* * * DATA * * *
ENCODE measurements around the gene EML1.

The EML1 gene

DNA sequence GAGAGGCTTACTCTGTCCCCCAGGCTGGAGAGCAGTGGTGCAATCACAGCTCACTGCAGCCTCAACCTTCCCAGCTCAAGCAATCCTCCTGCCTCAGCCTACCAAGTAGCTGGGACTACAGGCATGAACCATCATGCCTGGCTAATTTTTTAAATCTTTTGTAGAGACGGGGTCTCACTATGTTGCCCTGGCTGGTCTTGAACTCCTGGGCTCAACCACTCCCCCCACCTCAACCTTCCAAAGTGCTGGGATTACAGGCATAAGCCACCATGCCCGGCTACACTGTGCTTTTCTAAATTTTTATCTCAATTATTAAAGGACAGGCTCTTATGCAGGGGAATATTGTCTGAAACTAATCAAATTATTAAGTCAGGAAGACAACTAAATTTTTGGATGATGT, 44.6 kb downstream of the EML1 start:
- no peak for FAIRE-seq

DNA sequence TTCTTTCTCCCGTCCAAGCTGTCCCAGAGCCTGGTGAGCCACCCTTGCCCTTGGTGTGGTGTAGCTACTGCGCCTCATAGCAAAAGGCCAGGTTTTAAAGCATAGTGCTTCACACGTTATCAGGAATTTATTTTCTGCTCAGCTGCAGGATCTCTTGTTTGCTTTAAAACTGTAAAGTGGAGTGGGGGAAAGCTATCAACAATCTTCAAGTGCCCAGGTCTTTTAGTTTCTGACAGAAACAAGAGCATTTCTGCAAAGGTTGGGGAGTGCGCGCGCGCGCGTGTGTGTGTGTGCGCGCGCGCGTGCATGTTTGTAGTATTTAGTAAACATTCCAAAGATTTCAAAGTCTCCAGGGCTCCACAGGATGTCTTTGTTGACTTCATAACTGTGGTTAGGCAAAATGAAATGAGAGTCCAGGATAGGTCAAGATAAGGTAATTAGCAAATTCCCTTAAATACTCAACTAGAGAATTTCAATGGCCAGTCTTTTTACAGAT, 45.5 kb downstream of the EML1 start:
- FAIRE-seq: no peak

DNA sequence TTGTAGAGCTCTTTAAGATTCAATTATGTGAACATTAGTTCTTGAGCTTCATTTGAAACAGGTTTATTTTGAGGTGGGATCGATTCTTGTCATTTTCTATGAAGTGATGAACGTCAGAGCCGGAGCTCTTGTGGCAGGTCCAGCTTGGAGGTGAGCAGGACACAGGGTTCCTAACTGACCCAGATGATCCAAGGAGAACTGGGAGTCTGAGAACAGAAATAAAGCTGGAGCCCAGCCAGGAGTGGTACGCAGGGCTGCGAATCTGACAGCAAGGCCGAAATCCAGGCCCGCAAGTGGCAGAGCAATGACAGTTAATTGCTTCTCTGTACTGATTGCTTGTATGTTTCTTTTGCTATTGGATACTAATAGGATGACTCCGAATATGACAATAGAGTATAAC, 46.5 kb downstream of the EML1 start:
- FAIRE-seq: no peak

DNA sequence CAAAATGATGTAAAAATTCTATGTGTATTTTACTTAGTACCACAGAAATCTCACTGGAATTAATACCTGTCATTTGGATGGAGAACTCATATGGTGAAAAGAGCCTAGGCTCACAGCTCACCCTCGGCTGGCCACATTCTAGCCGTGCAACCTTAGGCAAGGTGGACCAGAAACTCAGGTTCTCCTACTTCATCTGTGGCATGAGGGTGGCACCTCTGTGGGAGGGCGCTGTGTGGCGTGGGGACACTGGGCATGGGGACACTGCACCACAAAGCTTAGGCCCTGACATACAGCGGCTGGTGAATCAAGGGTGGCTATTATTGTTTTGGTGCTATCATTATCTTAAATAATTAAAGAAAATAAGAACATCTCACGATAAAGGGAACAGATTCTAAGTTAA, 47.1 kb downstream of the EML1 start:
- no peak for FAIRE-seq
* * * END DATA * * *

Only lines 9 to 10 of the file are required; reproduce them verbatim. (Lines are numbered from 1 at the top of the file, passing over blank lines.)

DNA sequence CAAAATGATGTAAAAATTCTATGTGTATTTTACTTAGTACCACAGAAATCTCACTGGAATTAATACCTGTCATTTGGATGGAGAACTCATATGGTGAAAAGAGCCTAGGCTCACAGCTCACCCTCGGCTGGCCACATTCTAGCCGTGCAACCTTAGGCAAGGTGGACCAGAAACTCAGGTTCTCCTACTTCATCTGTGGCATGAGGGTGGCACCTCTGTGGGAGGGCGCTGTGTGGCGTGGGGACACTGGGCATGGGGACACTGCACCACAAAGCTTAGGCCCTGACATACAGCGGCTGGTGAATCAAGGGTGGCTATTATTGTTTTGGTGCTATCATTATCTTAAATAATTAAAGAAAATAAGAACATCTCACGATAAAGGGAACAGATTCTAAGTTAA, 47.1 kb downstream of the EML1 start:
- no peak for FAIRE-seq